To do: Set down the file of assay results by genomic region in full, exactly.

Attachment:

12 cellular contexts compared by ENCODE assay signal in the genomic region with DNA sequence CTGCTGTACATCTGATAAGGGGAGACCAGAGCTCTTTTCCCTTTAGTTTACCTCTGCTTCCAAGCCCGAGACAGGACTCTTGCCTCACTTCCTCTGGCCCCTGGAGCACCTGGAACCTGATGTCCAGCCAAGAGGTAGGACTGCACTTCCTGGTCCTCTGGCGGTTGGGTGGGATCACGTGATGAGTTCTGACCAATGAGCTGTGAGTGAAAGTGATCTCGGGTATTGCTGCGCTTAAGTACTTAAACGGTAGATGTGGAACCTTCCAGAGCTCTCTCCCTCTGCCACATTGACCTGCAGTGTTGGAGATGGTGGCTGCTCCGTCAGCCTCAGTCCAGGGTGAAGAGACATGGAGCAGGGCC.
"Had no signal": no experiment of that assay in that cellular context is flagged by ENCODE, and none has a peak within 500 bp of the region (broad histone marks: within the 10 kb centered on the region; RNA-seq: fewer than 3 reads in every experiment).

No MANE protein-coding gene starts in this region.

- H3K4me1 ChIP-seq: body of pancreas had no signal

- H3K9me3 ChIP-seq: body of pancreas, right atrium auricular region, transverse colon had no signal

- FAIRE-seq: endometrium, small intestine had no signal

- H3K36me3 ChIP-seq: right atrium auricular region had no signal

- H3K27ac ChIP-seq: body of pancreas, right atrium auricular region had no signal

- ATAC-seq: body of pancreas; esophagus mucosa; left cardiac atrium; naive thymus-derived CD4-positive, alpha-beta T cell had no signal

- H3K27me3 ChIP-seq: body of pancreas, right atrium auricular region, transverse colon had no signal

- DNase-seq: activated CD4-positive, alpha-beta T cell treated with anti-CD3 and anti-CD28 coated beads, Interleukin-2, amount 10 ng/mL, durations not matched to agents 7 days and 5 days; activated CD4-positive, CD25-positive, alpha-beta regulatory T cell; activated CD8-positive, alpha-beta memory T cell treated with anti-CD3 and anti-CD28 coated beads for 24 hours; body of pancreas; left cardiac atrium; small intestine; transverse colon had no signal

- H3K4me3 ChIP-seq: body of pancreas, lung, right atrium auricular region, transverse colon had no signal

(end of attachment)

12 cellular contexts compared by ENCODE assay signal in the genomic region with DNA sequence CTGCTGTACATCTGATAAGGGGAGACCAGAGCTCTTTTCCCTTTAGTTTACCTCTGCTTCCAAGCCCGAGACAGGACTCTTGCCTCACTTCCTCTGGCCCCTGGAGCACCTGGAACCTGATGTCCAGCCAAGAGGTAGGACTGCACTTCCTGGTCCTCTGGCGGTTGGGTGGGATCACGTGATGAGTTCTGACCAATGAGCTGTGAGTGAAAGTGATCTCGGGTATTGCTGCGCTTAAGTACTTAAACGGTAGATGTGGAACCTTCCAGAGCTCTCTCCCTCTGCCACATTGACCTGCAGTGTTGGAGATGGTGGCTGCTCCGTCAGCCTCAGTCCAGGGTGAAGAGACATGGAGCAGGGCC.
"Had no signal": no experiment of that assay in that cellular context is flagged by ENCODE, and none has a peak within 500 bp of the region (broad histone marks: within the 10 kb centered on the region; RNA-seq: fewer than 3 reads in every experiment).

No MANE protein-coding gene starts in this region.

- H3K4me1 ChIP-seq: body of pancreas had no signal

- H3K9me3 ChIP-seq: body of pancreas, right atrium auricular region, transverse colon had no signal

- FAIRE-seq: endometrium, small intestine had no signal

- H3K36me3 ChIP-seq: right atrium auricular region had no signal

- H3K27ac ChIP-seq: body of pancreas, right atrium auricular region had no signal

- ATAC-seq: body of pancreas; esophagus mucosa; left cardiac atrium; naive thymus-derived CD4-positive, alpha-beta T cell had no signal

- H3K27me3 ChIP-seq: body of pancreas, right atrium auricular region, transverse colon had no signal

- DNase-seq: activated CD4-positive, alpha-beta T cell treated with anti-CD3 and anti-CD28 coated beads, Interleukin-2, amount 10 ng/mL, durations not matched to agents 7 days and 5 days; activated CD4-positive, CD25-positive, alpha-beta regulatory T cell; activated CD8-positive, alpha-beta memory T cell treated with anti-CD3 and anti-CD28 coated beads for 24 hours; body of pancreas; left cardiac atrium; small intestine; transverse colon had no signal

- H3K4me3 ChIP-seq: body of pancreas, lung, right atrium auricular region, transverse colon had no signal